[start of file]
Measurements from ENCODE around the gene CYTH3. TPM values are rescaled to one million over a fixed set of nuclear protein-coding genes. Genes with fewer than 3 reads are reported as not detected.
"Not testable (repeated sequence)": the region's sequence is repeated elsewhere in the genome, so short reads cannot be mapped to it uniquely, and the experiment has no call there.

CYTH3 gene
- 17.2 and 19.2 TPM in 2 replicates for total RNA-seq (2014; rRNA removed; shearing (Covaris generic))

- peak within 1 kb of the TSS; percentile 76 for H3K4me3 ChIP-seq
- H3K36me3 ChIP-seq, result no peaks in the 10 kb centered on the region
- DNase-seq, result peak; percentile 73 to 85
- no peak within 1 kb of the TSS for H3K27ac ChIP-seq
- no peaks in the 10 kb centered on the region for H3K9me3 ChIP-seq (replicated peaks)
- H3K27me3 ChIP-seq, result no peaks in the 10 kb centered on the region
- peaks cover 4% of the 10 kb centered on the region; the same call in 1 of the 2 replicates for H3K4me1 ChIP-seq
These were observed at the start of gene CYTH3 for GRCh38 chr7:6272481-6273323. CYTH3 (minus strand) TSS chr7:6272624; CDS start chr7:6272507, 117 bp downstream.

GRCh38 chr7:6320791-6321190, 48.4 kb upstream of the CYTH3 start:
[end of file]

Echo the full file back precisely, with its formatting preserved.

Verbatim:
Measurements from ENCODE around the gene CYTH3. TPM values are rescaled to one million over a fixed set of nuclear protein-coding genes. Genes with fewer than 3 reads are reported as not detected.
"Not testable (repeated sequence)": the region's sequence is repeated elsewhere in the genome, so short reads cannot be mapped to it uniquely, and the experiment has no call there.

CYTH3 gene
- 17.2 and 19.2 TPM in 2 replicates for total RNA-seq (2014; rRNA removed; shearing (Covaris generic))

- peak within 1 kb of the TSS; percentile 76 for H3K4me3 ChIP-seq
- H3K36me3 ChIP-seq, result no peaks in the 10 kb centered on the region
- DNase-seq, result peak; percentile 73 to 85
- no peak within 1 kb of the TSS for H3K27ac ChIP-seq
- no peaks in the 10 kb centered on the region for H3K9me3 ChIP-seq (replicated peaks)
- H3K27me3 ChIP-seq, result no peaks in the 10 kb centered on the region
- peaks cover 4% of the 10 kb centered on the region; the same call in 1 of the 2 replicates for H3K4me1 ChIP-seq
These were observed at the start of gene CYTH3 for GRCh38 chr7:6272481-6273323. CYTH3 (minus strand) TSS chr7:6272624; CDS start chr7:6272507, 117 bp downstream.

GRCh38 chr7:6320791-6321190, 48.4 kb upstream of the CYTH3 start: